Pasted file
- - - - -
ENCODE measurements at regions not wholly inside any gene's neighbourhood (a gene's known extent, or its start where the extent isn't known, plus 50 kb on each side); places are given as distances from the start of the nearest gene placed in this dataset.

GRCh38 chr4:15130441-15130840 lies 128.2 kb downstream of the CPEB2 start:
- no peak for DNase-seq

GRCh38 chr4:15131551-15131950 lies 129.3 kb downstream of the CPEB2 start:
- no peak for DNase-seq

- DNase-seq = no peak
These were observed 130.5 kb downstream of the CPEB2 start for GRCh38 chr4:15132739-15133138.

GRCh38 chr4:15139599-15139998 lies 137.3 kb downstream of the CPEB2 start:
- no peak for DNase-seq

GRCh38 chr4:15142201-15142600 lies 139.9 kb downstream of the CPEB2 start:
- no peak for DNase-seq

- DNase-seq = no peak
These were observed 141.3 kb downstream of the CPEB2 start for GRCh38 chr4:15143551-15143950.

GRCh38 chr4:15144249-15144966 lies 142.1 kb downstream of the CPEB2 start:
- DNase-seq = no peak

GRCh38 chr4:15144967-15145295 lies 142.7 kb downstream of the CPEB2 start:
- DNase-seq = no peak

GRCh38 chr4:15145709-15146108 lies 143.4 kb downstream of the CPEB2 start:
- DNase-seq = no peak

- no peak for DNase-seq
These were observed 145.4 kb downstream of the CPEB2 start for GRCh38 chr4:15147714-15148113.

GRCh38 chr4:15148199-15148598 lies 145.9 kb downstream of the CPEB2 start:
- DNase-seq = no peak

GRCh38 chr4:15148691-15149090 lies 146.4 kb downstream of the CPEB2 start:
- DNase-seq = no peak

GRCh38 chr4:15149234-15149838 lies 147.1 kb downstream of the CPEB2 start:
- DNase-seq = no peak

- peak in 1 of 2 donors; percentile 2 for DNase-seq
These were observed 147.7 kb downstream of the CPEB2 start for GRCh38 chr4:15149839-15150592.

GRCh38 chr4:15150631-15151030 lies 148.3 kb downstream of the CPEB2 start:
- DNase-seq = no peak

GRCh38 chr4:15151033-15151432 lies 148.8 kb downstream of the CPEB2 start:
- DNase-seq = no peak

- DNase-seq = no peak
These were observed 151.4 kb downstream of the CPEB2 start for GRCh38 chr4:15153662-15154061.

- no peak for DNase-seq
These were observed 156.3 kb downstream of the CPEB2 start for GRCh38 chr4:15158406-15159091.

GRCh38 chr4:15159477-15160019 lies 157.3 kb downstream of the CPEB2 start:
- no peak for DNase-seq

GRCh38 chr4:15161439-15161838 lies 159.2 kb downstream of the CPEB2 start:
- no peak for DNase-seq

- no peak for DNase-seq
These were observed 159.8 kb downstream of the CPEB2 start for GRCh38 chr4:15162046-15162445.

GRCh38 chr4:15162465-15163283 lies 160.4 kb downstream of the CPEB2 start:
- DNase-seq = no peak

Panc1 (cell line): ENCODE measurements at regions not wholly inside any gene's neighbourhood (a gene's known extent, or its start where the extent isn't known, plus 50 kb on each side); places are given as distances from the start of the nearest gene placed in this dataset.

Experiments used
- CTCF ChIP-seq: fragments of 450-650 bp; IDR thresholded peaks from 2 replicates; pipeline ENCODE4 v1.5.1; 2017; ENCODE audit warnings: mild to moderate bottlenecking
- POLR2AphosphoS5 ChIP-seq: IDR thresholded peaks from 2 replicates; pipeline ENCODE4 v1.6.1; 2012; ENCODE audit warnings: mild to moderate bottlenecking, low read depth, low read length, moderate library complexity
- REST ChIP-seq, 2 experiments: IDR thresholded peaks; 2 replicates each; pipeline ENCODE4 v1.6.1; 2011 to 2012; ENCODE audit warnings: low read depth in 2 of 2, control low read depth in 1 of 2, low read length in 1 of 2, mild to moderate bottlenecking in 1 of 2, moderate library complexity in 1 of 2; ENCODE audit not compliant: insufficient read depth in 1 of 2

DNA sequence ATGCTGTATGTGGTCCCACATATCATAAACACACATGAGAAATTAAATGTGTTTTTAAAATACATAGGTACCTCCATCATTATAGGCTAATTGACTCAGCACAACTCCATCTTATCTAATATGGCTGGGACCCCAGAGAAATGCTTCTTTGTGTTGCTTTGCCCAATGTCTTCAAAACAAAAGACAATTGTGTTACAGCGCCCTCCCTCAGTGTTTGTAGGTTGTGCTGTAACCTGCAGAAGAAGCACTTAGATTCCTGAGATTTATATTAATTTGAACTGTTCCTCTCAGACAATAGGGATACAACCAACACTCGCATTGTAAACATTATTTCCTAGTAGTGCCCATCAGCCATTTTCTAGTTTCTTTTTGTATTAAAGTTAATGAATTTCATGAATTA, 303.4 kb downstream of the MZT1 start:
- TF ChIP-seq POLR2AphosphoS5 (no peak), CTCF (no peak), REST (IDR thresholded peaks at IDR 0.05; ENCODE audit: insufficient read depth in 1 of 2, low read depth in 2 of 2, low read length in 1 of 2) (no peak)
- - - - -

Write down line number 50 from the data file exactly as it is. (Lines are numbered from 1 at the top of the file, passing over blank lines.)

- REST ChIP-seq, 2 experiments: IDR thresholded peaks; 2 replicates each; pipeline ENCODE4 v1.6.1; 2011 to 2012; ENCODE audit warnings: low read depth in 2 of 2, control low read depth in 1 of 2, low read length in 1 of 2, mild to moderate bottlenecking in 1 of 2, moderate library complexity in 1 of 2; ENCODE audit not compliant: insufficient read depth in 1 of 2